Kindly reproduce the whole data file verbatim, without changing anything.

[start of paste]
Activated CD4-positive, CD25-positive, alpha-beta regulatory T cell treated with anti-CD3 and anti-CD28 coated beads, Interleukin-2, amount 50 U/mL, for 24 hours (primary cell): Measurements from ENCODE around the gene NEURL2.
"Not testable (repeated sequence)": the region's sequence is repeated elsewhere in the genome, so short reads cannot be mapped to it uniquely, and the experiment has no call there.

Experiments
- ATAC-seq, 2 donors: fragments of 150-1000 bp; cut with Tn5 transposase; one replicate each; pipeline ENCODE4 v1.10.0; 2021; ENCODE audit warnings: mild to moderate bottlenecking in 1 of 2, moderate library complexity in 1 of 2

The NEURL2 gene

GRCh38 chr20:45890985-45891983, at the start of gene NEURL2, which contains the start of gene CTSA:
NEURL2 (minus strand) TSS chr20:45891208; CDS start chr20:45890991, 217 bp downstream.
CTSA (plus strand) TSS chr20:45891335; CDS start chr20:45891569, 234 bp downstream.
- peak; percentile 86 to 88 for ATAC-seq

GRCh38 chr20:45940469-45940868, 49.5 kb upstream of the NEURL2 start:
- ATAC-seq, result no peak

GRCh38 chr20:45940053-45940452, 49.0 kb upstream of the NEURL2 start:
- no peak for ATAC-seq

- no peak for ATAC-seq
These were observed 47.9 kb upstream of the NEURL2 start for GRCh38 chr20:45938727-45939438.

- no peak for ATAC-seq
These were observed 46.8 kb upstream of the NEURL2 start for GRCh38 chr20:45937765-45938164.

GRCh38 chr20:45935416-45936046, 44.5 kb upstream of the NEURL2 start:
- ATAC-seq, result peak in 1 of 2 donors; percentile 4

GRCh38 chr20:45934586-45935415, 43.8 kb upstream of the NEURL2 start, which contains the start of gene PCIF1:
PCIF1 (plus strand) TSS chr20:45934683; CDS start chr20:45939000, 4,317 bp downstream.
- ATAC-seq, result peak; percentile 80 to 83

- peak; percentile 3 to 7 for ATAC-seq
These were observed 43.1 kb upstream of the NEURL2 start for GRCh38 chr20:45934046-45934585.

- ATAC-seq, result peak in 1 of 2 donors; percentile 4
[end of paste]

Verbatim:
Activated CD4-positive, CD25-positive, alpha-beta regulatory T cell treated with anti-CD3 and anti-CD28 coated beads, Interleukin-2, amount 50 U/mL, for 24 hours (primary cell): Measurements from ENCODE around the gene NEURL2.
"Not testable (repeated sequence)": the region's sequence is repeated elsewhere in the genome, so short reads cannot be mapped to it uniquely, and the experiment has no call there.

Experiments
- ATAC-seq, 2 donors: fragments of 150-1000 bp; cut with Tn5 transposase; one replicate each; pipeline ENCODE4 v1.10.0; 2021; ENCODE audit warnings: mild to moderate bottlenecking in 1 of 2, moderate library complexity in 1 of 2

The NEURL2 gene

GRCh38 chr20:45890985-45891983, at the start of gene NEURL2, which contains the start of gene CTSA:
NEURL2 (minus strand) TSS chr20:45891208; CDS start chr20:45890991, 217 bp downstream.
CTSA (plus strand) TSS chr20:45891335; CDS start chr20:45891569, 234 bp downstream.
- peak; percentile 86 to 88 for ATAC-seq

GRCh38 chr20:45940469-45940868, 49.5 kb upstream of the NEURL2 start:
- ATAC-seq, result no peak

GRCh38 chr20:45940053-45940452, 49.0 kb upstream of the NEURL2 start:
- no peak for ATAC-seq

- no peak for ATAC-seq
These were observed 47.9 kb upstream of the NEURL2 start for GRCh38 chr20:45938727-45939438.

- no peak for ATAC-seq
These were observed 46.8 kb upstream of the NEURL2 start for GRCh38 chr20:45937765-45938164.

GRCh38 chr20:45935416-45936046, 44.5 kb upstream of the NEURL2 start:
- ATAC-seq, result peak in 1 of 2 donors; percentile 4

GRCh38 chr20:45934586-45935415, 43.8 kb upstream of the NEURL2 start, which contains the start of gene PCIF1:
PCIF1 (plus strand) TSS chr20:45934683; CDS start chr20:45939000, 4,317 bp downstream.
- ATAC-seq, result peak; percentile 80 to 83

- peak; percentile 3 to 7 for ATAC-seq
These were observed 43.1 kb upstream of the NEURL2 start for GRCh38 chr20:45934046-45934585.

- ATAC-seq, result peak in 1 of 2 donors; percentile 4